“Fixing this would also deliver a long-term boost to UK tax revenues which can be spent on key national priorities – for example it would be more than enough to fix the multi-billion pound funding gap in the NHS and care system.”
George Dibb, Carsten Jung and Shreya Nanda, the report’s authors, are available for interview
NOTES TO EDITORS
- The IPPR paper, Ending the Race to the Bottom: Why the UK should seize the opportunity to support a global minimum corporation tax by George Dibb, Carsten Jung, Shreya Nanda and Henry Parkes, is available for download at: http://www.ippr.org/research/publications/ending-the-race-to-the-bottom
- IPPR calculated the £12 billion annual investment needed to ‘build back better’ in the NHS and social care in the report The State of Health and Care: The NHS Long Term Plan after Covid-19 by Chris Thomas and Parth Patel. Available to download here: https://www.ippr.org/research/publications/state-of-health-and-care
- Since 2008, the main rate of corporation tax paid by businesses on their profits in the UK has been dramatically reduced, from 30 per cent to 19 per cent. Yet there is mounting evidence that many multinational corporations are able to avoid corporate income taxation, in the UK and elsewhere. It’s estimated that companies shift $1.38 trillion of profits out of their home countries solely to pay less tax. In this year's UK budget Rishi Sunak, the chancellor, announced an increase in UK corporation tax to 25 per cent effective from 2023, yet as long as larger companies are able to structure themselves so that revenue can be shifted overseas to lower tax regimes, this tax increase will fall on the shoulders of smaller firms.
- IPPR is the UK’s pre-eminent progressive think tank. With more than 40 staff in offices in London, Manchester, Newcastle and Edinburgh, IPPR is Britain’s only national think tank with a truly national presence. www.ippr.org
Latest News from
Pay is important, but it is not the only factor contributing to high staff turnover: The King's Fund response to the NHS staff 3 per cent pay rise22/07/2021 14:35:00
Richard Murray, Chief Executive of The King’s Fund, commented on the government’s decision this evening to offer NHS staff a 3 per cent pay rise, as recommended by the independent Pay Review Body
IFG - UK government's Shared Prosperity Fund risks damaging trust in union22/07/2021 14:20:00
A new Institute for Government paper warns that the UK government’s post-Brexit UK Shared Prosperity Fund (UKSPF) – replacing EU ‘structural funds’, to be launched in April 2022 – risks damaging trust between the UK and devolved administrations and undermining the UK government’s key objective of binding the four nations of the UK closer together.
IEA expert responds to ONS government borrowing figures21/07/2021 14:20:00
Julian Jessop, Economics Fellow at free market think tank the Institute of Economic Affairs, commented on the government borrowing figures for June published by the Office for National Statistics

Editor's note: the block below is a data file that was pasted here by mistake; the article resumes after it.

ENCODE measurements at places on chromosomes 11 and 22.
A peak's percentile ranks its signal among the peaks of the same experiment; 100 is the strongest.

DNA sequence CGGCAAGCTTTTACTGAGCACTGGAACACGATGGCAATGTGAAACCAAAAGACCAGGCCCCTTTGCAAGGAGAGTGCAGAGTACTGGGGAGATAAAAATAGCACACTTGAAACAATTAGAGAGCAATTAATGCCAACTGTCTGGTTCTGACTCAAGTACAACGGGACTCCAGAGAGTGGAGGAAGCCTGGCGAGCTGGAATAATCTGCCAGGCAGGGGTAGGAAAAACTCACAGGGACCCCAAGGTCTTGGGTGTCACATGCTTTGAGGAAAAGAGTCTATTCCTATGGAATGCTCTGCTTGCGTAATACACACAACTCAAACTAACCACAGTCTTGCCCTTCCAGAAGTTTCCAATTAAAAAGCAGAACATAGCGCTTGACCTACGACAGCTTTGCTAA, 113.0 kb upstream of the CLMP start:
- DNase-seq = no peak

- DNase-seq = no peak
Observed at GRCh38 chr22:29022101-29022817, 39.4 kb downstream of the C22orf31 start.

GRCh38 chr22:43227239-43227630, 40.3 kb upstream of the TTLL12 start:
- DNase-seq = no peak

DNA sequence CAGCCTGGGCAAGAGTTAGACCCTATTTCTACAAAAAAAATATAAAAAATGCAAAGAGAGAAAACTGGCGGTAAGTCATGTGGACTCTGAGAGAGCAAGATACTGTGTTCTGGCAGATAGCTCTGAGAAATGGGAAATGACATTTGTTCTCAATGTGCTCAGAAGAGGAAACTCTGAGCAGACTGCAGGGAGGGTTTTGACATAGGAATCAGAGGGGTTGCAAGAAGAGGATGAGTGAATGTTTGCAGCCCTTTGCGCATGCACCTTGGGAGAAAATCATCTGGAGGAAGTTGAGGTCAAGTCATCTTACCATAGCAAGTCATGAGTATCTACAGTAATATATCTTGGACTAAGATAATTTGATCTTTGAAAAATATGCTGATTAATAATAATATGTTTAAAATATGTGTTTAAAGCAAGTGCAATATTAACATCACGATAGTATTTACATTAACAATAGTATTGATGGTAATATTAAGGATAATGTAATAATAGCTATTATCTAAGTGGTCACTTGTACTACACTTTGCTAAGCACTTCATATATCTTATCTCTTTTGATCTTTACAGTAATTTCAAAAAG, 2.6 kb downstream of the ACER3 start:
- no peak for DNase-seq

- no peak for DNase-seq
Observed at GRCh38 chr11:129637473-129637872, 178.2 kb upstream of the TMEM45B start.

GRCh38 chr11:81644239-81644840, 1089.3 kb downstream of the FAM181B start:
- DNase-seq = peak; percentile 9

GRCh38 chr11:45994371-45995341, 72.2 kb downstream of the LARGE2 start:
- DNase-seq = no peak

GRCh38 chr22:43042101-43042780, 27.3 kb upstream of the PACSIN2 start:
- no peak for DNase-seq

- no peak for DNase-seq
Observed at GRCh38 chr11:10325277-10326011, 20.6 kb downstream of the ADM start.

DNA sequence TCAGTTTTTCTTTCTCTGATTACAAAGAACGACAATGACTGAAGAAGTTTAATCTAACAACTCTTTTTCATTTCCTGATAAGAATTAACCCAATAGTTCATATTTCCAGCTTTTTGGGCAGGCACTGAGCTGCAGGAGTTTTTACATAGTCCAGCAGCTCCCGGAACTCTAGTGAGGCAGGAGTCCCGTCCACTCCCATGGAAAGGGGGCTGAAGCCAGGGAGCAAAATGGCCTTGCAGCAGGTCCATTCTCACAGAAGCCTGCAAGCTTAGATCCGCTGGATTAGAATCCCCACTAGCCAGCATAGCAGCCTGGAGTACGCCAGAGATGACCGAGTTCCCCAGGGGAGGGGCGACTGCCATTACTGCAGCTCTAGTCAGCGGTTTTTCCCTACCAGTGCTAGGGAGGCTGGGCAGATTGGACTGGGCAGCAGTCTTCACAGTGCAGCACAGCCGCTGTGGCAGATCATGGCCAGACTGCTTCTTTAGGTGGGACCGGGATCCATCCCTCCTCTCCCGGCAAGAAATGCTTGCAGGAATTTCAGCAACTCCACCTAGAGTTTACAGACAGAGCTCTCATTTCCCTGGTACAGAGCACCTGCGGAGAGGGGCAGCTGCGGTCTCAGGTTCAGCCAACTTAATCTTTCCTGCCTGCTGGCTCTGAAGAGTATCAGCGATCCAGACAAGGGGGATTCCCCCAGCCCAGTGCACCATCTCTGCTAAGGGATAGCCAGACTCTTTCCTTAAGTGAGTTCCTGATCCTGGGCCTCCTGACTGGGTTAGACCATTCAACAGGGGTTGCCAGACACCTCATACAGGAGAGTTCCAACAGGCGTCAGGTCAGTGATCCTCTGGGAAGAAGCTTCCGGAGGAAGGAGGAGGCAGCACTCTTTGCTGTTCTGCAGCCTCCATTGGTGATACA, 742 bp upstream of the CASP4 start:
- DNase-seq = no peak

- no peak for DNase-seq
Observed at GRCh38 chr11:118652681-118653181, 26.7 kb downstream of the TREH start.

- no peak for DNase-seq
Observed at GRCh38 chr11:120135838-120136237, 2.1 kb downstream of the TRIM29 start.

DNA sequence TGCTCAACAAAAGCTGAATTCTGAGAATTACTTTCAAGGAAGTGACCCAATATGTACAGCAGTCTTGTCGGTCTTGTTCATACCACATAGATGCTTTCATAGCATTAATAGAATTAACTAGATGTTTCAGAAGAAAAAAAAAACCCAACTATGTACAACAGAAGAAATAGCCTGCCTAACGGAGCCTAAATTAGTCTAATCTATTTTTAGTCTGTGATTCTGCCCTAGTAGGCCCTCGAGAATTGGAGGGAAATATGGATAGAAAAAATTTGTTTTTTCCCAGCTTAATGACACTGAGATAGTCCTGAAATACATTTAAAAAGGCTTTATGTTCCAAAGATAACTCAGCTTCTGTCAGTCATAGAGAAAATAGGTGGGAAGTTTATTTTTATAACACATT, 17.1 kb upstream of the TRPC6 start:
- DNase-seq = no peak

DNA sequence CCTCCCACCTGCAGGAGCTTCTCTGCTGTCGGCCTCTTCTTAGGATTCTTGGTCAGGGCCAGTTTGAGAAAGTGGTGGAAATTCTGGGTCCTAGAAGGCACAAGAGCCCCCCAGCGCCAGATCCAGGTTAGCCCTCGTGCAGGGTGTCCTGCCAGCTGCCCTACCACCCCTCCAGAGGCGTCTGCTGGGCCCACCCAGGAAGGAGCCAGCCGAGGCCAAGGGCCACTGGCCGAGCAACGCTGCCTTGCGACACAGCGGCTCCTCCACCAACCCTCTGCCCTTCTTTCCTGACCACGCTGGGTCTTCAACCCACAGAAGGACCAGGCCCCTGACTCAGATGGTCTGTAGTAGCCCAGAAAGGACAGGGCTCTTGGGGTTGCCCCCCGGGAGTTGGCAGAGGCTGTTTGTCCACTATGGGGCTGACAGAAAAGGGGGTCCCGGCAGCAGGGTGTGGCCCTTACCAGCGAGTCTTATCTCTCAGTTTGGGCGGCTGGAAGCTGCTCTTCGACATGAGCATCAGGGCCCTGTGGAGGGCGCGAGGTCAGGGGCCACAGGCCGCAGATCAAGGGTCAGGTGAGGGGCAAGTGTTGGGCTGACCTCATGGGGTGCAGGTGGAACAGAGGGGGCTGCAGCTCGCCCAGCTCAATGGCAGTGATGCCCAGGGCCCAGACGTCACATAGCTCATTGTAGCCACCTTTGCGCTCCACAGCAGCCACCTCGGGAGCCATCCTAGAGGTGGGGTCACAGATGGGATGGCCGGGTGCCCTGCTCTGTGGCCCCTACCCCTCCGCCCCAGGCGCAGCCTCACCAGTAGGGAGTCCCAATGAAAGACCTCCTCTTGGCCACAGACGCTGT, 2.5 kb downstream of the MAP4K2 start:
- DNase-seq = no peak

IFS - No relief for Rishi Sunak as he prepares for Spending Review: lower-than-expected borrowing likely to prove only temporary21/07/2021 13:05:00
Despite improving public finances this year, the Chancellor is likely to have very little room for manoeuvre in his forthcoming Spending Review. That is because while the economy is recovering more quickly than expected at the March Budget, this may not translate into a permanent improvement in the economic outlook.
Adam Smith Inst - National insurance hike: a crushing betrayal and attack on younger and poorer20/07/2021 15:20:00
ASI’s Head of Government Affairs John Macdonald, responded to reports suggesting the Government will increase national insurance to fund a social care expansion
National Insurance hike “yet another burden on working age people”, says IEA expert20/07/2021 14:20:00
Professor Len Shackleton, Editorial and Research Fellow at free market think tank the Institute of Economic Affairs, commented on the planned increase in National Insurance
Civitas: Former Social Security Secretary’s plans to let elderly insure against the need to sell homes to pay for Social Care to be debated in parliament14/07/2021 16:25:00
Given the new Health and Social Care Secretary’s commitment to set out “the general sense of direction” of his plans to reform social care “quite soon”, a former Social Security Secretary (1992-1997), Lord (Peter) Lilley has introduced a Bill to enable homeowners to insure against having to sell their homes to pay for social care, at little or no extra cost to the taxpayer.
JRF: Planned cuts to Universal Credit will hit incomes of millions of households unable to afford a minimum living standard14/07/2021 14:38:00
The Joseph Rowntree Foundation and the Centre for Research in Scoial Policy at Loughborough University publish the annual A Minimum Income Standard for the UK in 2021 report.